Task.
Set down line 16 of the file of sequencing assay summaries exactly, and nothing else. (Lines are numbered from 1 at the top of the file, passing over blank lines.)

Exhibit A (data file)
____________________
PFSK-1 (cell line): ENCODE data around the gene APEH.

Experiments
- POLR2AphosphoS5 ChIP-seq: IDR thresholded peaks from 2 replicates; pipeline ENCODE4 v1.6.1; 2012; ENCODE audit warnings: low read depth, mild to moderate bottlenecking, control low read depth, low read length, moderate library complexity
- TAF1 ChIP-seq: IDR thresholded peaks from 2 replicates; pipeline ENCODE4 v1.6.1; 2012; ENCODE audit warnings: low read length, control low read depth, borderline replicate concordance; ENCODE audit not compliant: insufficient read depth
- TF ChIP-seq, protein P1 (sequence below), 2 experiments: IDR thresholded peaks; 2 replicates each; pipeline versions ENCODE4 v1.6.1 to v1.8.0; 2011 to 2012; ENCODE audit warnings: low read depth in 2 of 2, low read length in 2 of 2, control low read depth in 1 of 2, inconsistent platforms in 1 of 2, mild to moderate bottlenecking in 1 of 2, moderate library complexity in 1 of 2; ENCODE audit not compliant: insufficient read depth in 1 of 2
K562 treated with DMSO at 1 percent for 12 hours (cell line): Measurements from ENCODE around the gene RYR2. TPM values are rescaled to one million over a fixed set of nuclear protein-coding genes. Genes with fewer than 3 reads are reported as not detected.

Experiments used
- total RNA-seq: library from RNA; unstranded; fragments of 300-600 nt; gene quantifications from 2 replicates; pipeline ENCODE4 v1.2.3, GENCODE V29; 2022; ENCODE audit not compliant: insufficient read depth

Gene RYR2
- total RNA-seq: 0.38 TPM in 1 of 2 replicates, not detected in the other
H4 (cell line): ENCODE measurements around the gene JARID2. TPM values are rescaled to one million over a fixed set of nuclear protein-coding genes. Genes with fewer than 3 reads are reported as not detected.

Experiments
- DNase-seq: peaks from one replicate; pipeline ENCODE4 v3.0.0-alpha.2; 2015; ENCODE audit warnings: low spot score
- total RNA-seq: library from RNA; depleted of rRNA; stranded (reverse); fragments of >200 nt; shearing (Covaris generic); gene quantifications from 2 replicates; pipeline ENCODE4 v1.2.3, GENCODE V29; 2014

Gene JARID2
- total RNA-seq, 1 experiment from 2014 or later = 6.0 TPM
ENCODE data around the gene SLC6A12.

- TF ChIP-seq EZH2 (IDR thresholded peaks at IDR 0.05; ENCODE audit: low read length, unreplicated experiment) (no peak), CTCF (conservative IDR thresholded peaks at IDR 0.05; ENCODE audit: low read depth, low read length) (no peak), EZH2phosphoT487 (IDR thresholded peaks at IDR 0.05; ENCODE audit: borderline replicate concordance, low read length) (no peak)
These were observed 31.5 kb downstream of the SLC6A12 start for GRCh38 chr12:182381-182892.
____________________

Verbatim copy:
- total RNA-seq, 1 experiment from 2014 or later = 6.0 TPM